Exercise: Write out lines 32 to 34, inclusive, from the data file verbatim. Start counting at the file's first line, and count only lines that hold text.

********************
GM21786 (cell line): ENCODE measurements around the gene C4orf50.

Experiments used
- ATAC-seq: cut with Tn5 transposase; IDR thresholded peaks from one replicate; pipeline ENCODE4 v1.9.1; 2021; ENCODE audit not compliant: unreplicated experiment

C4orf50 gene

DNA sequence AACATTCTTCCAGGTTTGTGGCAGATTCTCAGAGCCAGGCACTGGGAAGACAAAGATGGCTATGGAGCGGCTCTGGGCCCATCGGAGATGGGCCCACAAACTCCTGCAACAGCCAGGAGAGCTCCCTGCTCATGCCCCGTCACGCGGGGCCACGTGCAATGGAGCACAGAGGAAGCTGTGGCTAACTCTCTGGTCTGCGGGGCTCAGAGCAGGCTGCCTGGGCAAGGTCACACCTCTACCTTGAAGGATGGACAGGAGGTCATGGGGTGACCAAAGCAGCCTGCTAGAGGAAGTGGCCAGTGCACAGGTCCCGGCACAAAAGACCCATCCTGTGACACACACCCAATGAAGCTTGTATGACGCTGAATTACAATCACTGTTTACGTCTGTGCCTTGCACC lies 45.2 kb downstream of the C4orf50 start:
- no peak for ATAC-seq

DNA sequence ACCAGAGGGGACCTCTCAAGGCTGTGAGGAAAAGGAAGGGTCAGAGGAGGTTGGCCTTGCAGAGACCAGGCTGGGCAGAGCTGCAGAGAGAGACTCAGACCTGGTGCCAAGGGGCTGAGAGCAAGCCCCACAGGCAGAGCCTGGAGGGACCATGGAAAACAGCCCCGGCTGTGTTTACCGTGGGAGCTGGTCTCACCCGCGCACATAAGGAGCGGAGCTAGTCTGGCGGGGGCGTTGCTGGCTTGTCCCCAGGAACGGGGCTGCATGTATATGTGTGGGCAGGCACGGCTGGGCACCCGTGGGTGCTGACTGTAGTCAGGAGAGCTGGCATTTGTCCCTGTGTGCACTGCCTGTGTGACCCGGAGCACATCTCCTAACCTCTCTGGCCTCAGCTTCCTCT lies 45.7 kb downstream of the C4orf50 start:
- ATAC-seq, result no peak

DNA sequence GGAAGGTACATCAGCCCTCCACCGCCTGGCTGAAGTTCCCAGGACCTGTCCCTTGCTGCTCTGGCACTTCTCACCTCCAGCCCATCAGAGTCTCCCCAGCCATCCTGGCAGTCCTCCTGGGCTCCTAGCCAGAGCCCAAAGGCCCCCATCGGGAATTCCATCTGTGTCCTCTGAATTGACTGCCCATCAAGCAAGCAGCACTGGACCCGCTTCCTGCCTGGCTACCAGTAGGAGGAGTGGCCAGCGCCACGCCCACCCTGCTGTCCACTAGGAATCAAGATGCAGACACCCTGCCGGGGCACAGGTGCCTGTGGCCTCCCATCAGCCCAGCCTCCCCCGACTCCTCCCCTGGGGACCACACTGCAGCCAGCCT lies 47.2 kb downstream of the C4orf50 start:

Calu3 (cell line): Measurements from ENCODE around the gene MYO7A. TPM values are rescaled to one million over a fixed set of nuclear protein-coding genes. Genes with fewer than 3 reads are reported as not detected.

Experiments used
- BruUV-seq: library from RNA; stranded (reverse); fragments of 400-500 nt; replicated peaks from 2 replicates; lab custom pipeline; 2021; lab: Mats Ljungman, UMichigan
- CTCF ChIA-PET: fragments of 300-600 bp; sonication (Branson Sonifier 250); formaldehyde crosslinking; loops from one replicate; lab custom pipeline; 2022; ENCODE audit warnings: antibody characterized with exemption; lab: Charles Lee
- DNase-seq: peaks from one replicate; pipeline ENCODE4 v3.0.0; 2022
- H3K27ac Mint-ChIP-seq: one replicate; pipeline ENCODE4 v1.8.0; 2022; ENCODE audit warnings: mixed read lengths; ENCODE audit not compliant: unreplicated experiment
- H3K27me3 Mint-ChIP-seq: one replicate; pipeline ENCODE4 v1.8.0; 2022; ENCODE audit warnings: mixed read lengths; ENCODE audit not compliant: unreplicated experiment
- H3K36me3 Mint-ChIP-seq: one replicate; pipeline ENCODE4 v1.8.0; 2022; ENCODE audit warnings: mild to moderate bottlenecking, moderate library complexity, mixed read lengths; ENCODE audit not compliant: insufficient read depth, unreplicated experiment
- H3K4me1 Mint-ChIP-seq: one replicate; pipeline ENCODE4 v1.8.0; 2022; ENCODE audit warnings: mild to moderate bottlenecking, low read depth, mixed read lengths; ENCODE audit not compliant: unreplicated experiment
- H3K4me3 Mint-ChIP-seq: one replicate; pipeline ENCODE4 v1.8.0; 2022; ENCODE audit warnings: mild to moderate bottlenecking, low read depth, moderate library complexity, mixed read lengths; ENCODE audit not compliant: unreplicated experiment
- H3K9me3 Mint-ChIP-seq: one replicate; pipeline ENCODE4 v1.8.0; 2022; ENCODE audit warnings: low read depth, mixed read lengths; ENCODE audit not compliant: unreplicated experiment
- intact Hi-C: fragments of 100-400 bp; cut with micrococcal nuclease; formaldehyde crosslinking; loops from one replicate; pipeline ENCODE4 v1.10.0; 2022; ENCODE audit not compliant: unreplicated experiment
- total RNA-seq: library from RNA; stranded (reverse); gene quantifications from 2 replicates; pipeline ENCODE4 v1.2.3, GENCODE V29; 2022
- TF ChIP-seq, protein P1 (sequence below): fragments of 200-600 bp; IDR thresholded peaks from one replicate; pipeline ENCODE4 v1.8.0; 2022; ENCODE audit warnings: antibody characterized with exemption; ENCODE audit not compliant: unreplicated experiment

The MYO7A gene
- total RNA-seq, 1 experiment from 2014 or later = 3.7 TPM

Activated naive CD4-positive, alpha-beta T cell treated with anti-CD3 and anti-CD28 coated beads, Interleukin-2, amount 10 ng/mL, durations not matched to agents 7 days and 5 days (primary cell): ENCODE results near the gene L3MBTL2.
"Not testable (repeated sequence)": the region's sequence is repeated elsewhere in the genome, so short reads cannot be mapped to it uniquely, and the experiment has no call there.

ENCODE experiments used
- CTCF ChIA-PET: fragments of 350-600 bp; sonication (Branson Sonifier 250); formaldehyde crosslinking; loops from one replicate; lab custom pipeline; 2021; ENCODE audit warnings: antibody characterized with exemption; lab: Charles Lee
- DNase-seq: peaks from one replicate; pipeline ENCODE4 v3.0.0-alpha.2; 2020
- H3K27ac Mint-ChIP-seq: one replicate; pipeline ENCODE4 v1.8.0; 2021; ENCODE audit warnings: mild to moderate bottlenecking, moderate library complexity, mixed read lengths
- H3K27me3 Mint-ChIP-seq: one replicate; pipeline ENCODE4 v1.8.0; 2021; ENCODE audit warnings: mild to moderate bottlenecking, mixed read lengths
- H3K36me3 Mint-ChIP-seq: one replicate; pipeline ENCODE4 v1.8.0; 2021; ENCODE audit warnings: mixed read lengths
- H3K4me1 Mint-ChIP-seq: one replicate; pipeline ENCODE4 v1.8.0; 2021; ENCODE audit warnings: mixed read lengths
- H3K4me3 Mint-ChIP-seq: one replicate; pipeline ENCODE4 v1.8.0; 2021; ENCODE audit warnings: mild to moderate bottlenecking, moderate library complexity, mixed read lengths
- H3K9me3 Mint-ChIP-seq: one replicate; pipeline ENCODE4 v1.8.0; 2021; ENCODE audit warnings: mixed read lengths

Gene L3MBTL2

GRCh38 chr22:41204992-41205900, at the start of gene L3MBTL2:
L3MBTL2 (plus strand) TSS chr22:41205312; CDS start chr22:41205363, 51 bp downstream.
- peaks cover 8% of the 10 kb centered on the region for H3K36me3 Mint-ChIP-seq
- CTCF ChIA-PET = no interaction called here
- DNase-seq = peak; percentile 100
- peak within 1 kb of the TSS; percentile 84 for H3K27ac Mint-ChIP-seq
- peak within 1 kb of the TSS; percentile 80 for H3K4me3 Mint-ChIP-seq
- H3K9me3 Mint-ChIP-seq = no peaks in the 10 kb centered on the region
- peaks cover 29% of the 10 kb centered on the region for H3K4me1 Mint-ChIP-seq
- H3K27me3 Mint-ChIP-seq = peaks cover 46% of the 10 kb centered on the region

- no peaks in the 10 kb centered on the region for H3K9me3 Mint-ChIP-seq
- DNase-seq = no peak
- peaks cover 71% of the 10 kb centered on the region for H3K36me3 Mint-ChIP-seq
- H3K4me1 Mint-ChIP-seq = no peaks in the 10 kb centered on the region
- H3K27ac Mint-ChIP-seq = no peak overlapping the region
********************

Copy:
- H3K27me3 Mint-ChIP-seq: one replicate; pipeline ENCODE4 v1.8.0; 2021; ENCODE audit warnings: mild to moderate bottlenecking, mixed read lengths
- H3K36me3 Mint-ChIP-seq: one replicate; pipeline ENCODE4 v1.8.0; 2021; ENCODE audit warnings: mixed read lengths
- H3K4me1 Mint-ChIP-seq: one replicate; pipeline ENCODE4 v1.8.0; 2021; ENCODE audit warnings: mixed read lengths